In a 21 page opinion, US Magistrate Judge Theresa Buchanan of the Eastern District of Virginia District Court has just granted the United States Department of Justice subpoena demand for records in the WikiLeaks investigation.
Three people associated with WikiLeaks – Jacob Appelbaum, Birgitta Jonsdottir, and Rop Gonggrijp – had petitioned the court to vacate the subpoena and to unseal the court pleadings. The court held:
For the foregoing reasons, petitioners’ Motion to Vacate is DENIED. Petitioners’ Motion to Unseal is DENIED as to docket 10- gj-3793, and GRANTED as to the 1:11-dm-00003 docket, with the exception of the government attorney’s email address in Twitter’s Motion for Clarification (Dkt. 24), which shall be redacted. Petitioners’ request for public docketing of the material within 10-gj-3793 shall be taken under consideration. An Order shall follow.
The three WikiLeaks individuals had argued the subpoena violated constitutional protections for free speech and association; the court disagreed. Appelbaum, Gonggrijp and Jonsdottir have already stated they will appeal.
You can read the full opinion here. I will be updating the post as I read the decision.
In December of last year, the US government, upon ex parte motion, moved the EDVA Court to enter a sealed Order (“Twitter Order”) pursuant to 18 U.S.C. § 2703(d) of the Stored Communications Act, which governs government access to customer records stored by a service provider. The Twitter Order, which was unsealed on January 5, 2010, at the request of Twitter, required Twitter to turn over to the US subscriber information concerning the accounts and individuals: Wikileaks, rop_g (Gonggrijp), ioerror (Appelbaum), birgittaj (Jonsdottir), Julian Assange, and Bradley Manning. Of those targets, the three individuals – Appelbaum, Gonggrijp and Jonsdottir objected and this decision has been pending since that time.
The first key to the case is the court found no standing for the petitioners since “content” was not being sought by the government:
The Court holds that targets of court orders for non-content or records information may not bring a challenge under 18 U.S.C. §2704, and therefore, petitioners lack standing to bring a motion to vacate the Twitter Order.
As to the substance of the government’s request for subpoenaed information, the court also found the petitioner’s claims non-compelling:
Notwithstanding petitioners’ questions, the Court remains convinced that the application stated “specific and articulable” facts sufficient to issue the Twitter Order under §2703(d). The disclosures sought are “relevant and material” to a legitimate law enforcement inquiry. Also, the scope of the Twitter Order is appropriate even if it compels disclosure of some unhelpful information. Indeed, §2703(d) is routinely used to compel disclosure of records, only some of which are later determined to be essential to the government’s case. Thus, the Twitter Order was properly issued pursuant to §2703(d).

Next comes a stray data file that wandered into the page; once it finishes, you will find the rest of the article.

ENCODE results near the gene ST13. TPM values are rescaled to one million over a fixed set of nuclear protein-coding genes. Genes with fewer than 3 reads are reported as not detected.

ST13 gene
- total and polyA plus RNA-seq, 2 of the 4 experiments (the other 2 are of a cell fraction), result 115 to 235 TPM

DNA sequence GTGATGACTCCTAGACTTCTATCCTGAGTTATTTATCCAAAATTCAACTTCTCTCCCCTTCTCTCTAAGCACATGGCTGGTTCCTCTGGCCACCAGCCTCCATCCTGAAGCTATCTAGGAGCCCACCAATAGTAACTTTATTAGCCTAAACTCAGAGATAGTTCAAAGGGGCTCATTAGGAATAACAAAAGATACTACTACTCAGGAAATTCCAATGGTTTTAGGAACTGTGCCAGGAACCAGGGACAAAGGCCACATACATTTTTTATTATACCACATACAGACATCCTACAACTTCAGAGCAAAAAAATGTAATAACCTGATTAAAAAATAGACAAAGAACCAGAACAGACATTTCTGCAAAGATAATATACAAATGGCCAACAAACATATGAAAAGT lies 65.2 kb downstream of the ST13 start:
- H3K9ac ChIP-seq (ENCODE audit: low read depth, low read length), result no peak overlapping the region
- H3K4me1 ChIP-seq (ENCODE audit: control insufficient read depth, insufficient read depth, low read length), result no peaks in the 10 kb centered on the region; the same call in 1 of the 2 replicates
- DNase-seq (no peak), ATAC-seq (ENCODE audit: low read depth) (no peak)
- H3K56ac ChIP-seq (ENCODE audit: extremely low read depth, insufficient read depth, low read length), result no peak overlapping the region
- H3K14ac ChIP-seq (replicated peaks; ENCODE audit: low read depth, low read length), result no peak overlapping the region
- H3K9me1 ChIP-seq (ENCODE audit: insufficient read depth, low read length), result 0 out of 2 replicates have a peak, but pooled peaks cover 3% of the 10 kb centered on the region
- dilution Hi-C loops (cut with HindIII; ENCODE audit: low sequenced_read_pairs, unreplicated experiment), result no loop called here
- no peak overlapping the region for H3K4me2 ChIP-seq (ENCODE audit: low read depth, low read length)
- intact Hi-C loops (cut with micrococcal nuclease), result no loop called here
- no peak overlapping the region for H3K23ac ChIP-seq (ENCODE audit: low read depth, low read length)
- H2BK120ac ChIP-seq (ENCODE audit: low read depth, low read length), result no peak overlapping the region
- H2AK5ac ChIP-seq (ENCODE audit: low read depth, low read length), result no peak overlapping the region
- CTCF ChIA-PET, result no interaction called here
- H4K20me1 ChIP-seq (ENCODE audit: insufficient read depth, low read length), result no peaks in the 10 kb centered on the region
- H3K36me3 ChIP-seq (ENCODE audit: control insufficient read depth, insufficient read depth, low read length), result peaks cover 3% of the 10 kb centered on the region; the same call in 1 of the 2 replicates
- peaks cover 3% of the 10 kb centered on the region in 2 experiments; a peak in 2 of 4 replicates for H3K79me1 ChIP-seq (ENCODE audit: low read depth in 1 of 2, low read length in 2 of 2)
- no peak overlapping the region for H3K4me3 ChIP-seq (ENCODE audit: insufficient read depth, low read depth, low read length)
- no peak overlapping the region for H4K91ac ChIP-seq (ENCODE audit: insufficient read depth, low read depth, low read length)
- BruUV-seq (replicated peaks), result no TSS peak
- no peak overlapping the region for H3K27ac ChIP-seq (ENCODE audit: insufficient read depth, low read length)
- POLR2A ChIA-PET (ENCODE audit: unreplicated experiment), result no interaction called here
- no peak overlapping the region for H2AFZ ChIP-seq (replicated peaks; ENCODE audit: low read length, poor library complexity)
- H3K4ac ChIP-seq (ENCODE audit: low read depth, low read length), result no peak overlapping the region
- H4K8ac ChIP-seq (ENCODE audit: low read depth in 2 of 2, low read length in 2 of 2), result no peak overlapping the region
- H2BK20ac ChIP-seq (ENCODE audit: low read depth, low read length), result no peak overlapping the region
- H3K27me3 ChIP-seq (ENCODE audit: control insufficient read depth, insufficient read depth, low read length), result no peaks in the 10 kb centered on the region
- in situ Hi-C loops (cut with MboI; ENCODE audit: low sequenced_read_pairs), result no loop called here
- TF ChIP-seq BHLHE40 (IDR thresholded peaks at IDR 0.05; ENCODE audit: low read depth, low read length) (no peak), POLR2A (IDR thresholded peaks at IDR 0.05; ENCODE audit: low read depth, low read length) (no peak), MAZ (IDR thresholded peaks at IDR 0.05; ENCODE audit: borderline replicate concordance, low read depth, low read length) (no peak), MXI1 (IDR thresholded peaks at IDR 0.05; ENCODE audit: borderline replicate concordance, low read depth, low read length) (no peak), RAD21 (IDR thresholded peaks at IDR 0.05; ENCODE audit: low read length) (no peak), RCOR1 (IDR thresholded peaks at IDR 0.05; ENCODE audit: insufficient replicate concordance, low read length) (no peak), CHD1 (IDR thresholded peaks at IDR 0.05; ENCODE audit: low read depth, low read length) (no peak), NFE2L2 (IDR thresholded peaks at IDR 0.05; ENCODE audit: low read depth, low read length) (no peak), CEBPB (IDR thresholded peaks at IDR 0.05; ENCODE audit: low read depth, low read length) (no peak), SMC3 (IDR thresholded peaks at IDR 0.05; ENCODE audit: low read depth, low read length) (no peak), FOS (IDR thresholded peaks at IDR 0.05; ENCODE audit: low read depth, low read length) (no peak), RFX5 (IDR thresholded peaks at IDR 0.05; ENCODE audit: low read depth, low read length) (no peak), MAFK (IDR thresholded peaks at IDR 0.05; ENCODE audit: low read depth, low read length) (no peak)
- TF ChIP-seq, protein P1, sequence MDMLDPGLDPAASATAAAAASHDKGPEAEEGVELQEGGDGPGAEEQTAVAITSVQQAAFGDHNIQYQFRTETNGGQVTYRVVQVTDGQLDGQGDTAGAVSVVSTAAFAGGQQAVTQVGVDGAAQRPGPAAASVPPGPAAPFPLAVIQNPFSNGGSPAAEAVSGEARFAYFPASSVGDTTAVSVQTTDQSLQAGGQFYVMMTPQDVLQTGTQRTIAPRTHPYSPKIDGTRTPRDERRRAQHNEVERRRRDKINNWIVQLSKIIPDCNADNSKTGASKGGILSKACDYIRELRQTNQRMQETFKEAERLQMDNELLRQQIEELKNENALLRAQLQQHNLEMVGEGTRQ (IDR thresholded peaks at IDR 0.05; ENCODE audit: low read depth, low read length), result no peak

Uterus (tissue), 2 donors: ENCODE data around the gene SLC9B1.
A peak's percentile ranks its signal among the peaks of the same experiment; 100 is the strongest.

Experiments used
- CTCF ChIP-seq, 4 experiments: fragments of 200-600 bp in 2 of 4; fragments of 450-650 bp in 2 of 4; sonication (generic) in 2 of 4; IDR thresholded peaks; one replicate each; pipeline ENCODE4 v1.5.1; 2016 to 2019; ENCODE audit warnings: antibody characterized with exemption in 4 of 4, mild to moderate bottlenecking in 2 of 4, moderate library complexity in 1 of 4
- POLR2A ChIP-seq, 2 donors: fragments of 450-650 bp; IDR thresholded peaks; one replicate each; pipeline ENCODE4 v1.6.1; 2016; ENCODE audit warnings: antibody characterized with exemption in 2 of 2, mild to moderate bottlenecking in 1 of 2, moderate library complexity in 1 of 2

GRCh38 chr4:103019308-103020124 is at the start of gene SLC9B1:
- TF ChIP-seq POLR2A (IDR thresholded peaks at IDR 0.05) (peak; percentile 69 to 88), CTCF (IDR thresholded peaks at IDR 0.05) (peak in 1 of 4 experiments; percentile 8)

As to the First Amendment claim, the court didn’t like that much either:
The First Amendment claim was bound to fail; far more disturbing and significant, however, is the ease with which the court dismissed the Fourth Amendment claim:
Here, petitioners have no Fourth Amendment privacy interest in their IP addresses. The Court rejects petitioners’ characterization that IP addresses and location information, paired with inferences, are “intensely revealing” about the interior of their homes. The Court is aware of no authority finding that an IP address shows location with precision, let alone provides insight into a home’s interior or a user’s movements. Thus the Kyllo and Karo doctrines are inapposite. Rather, like a phone number, an IP address is a unique identifier, assigned through a service provider.
Part and parcel of the court’s process here involved a determination that when Twitter users create a Twitter account, they do so under the knowledge and information that IP addresses are among the kinds of “Log Data” that Twitter collects, transfers, and manipulates and, therefore, should recognize that internet service provider’s notice of intent to monitor subscribers’ emails diminishes expectation of privacy. Effectively, because subscribers willingly give their IP addresses to service providers, like Twitter, as a condition of participation, they waive any Fourth Amendment privacy interest. That has pretty broad impact on the internet far beyond simply this case, even if it is not inconsistent with where the law in this area has been, and is headed toward, for a while now.
The last substantive area of the order addresses the demand for international comity by Birgitta Jonsdottir, who is currently a member of Iceland’s Parliament. The court was having none of that either:
Here, the Twitter Order does not violate this provision. It does not ask Ms. Jonsdottir to account for her opinions. It does not seek information on parliamentary affairs in Iceland, or any of Ms. Jonsdottir’s parliamentary acts. Her status as a member of parliament is merely incidental to this investigation.
All in all, you would have to characterize the decision, substantively, as a complete loss for the Jonsdottir, Appelbaum and Gonggrijp. The only rewarding thing that appears easily on the surface here is that Twitter was successful in initially getting notification to the individuals so that they could at least file challenges. Save for that, not much fun here.